Why is complete biofilm eradication by systemic treatments so difficult?
Water distribution systems in large buildings are frequently complex networks and can be up to 50 km in length. Dead ends, corroded pipes, low throughput, insufficient temperature below 131 °F (55 °C) in the hot water pipes and above 68 °F (20 °C) in the cold pipes contribute to biofilm formation and impede eradication of biofilm (54). Heat & Flush procedures (e.g. 10–20 minutes of simultaneous flushing of all outlets with water heated to > 158 °F (> 70 °C) may have only short term effects (55). Legionella strains may even become heat resistant after thermal treatment over a long time (20). Moreover, the thermophilic Legionella community, including L. pneumophila, is able to grow in hot water systems above 122 °F (50 °C) (56). Thermal procedures can result in warming up of cold water (26, 57, 58), when both hot and cold water pipes are located in the same duct increasing the risk of biofilm growth in cold water. Chemical treatments are bactericidal to free floating bacteria but have limited effects on biofilm and may create hazardous byproducts during use (10, 55, 59, 60). Therefore, areas with vulnerable users may require additional protection (e.g. 0,2 μm point-of-use water filtration) to minimize risk of transmission of waterborne pathogens.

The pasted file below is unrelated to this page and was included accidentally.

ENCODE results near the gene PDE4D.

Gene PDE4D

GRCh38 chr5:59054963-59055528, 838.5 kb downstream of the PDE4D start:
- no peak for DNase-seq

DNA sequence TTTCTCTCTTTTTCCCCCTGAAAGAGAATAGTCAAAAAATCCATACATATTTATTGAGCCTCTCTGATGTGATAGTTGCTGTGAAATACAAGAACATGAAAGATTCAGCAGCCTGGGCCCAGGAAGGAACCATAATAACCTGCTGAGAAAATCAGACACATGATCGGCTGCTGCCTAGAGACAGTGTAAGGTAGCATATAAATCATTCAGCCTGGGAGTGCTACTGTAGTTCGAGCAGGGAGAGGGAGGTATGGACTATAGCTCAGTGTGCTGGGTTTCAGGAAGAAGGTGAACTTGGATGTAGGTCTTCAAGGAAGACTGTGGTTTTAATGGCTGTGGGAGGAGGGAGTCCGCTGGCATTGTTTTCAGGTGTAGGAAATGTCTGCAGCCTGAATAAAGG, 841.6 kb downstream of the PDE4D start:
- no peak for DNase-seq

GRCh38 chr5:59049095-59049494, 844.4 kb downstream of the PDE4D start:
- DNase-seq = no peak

Image: Water systems in hospitals can contain corroded pipes and dead ends which cannot be reached by systemic disinfection. Bacteria can be released to recolonize the system after disinfection. Construction work may also cause biofilm release into the water network.